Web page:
(CNN) -- At first glance the Eurovision Song Contest may seem like any old talent show. Singers perform live on TV, the public and special juries vote, and at the end of the night a star is born.
But don't call this "X Factor" or "American Idol". This is reality TV on steroids.
Every year around 40 nations from Spain to Azerbaijan field a musical act, each singing an original song in front of a huge television audience.
As part of the European festival of kitsch, some contestants sashay across the stage in barely-there dresses, and shriek into wind machines with the force of hurricanes. Pyrotechnics, fire, and massive LED screens are de rigeur.
It's a big draw. In 2013 more than 180 million viewers in 45 countries tuned in to the action. This year's final takes place on May 10 in Copenhagen, Denmark.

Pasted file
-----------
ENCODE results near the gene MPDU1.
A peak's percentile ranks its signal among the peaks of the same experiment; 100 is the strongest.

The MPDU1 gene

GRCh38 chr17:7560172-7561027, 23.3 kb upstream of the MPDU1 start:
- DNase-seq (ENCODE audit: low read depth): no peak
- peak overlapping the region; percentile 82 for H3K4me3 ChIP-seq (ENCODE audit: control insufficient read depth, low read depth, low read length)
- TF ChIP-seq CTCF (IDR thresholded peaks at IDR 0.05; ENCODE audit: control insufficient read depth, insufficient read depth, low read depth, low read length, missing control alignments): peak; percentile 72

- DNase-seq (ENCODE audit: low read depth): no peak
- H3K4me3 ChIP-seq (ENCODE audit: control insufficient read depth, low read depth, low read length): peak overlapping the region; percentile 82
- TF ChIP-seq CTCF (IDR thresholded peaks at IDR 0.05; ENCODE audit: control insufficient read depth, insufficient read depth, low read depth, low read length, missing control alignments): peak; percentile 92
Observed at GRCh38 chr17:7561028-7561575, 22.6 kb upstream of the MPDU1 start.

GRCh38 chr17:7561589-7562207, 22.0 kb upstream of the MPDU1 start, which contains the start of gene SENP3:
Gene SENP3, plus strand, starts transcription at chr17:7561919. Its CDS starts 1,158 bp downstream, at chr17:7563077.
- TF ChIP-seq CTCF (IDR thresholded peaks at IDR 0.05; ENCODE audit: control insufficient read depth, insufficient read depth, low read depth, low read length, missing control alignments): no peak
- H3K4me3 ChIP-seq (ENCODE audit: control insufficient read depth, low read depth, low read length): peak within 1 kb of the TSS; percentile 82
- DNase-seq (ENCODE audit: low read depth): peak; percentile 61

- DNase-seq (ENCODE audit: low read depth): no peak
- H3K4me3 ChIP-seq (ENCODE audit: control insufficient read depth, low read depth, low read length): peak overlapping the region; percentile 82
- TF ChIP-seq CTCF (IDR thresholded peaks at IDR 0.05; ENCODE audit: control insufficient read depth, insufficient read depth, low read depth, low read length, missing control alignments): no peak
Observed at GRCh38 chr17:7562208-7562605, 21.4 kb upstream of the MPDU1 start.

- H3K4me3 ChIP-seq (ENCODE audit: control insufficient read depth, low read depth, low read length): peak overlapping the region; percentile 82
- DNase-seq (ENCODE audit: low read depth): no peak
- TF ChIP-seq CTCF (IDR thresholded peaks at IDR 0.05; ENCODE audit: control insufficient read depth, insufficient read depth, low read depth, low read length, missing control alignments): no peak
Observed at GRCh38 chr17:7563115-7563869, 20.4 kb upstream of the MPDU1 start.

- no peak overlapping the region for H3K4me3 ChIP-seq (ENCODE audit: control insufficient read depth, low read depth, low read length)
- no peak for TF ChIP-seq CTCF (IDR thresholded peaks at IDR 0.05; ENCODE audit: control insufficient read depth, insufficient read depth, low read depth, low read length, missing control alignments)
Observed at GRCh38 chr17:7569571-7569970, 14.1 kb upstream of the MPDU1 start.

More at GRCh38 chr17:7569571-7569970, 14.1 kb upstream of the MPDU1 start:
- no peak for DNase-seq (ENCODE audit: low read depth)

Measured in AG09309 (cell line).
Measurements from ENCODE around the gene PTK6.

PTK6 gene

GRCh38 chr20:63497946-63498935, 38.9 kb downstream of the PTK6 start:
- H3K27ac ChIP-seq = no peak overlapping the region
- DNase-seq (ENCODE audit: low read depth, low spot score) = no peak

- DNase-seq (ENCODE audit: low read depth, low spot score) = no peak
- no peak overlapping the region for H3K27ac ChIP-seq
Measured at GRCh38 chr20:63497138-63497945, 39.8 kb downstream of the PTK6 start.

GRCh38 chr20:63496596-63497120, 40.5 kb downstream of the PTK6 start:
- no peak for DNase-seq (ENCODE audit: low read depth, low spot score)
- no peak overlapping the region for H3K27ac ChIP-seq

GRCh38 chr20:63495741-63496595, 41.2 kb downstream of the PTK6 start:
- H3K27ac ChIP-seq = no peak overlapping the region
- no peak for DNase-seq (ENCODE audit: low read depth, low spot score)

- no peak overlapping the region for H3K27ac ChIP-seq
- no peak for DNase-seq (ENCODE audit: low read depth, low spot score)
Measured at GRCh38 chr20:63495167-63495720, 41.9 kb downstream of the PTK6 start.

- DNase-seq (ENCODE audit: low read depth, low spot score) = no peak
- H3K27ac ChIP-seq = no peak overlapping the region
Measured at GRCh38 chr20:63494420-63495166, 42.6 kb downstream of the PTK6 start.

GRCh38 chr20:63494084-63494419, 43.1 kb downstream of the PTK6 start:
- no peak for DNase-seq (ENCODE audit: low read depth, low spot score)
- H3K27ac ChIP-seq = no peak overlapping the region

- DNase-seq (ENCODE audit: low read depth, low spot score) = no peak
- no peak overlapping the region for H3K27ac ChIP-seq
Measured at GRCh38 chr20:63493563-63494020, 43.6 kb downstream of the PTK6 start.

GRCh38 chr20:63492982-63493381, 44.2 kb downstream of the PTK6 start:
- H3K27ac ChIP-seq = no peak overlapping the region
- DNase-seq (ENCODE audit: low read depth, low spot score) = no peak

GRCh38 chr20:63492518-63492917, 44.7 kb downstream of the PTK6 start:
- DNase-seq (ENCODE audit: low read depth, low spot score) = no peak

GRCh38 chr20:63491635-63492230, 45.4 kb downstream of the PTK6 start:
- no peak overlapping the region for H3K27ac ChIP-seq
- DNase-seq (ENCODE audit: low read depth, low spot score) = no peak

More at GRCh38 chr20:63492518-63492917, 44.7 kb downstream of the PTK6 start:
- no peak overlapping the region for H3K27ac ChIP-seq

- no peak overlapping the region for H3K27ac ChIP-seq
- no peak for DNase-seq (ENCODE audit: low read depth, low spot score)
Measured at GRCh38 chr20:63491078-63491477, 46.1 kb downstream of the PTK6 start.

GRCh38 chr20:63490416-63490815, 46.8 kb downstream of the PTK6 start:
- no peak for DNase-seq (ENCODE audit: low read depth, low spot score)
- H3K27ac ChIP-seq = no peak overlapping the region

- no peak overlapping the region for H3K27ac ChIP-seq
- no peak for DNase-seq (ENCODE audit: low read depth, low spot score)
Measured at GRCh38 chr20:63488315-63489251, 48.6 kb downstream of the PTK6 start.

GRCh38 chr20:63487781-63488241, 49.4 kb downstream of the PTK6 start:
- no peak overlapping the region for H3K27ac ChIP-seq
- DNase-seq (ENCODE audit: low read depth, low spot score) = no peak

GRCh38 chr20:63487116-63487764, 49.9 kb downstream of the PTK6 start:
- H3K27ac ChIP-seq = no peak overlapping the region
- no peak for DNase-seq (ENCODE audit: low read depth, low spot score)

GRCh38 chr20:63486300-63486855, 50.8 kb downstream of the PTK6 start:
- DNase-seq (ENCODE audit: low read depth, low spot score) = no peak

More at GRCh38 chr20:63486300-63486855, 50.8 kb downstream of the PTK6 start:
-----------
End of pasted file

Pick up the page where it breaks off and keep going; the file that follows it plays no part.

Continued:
Although officials describe Eurovision as a non-political event meant to unite Europe through song, politics inevitably colors the voting and the performances.
This year is no different. Tensions over Crimea are already coloring the perception of acts from Russia and Ukraine.
During the semi-finals on May 6, some of the audience inside Copenhagen's B&W Hallerne booed the Russian act, a pair of 17-year-old twins called The Tolmachevy Sisters.
"Months of frustration over Russia's illegal annexation of Crimea and Putin's anti-LGBT laws have left Europeans angry," Adams says. "The booing was a release, a statement of solidarity with Ukraine and Russia's sexual minorities."
It doesn't help that Russia's love song features lyrics that some see as hinting at a border incursion: "...living on the edge, closer to the crime, cross the line, one step at a time...maybe there's a day you'll be mine."
In the past, Russia has relied on support from voters in the former Soviet bloc. Those votes seem less certain this year.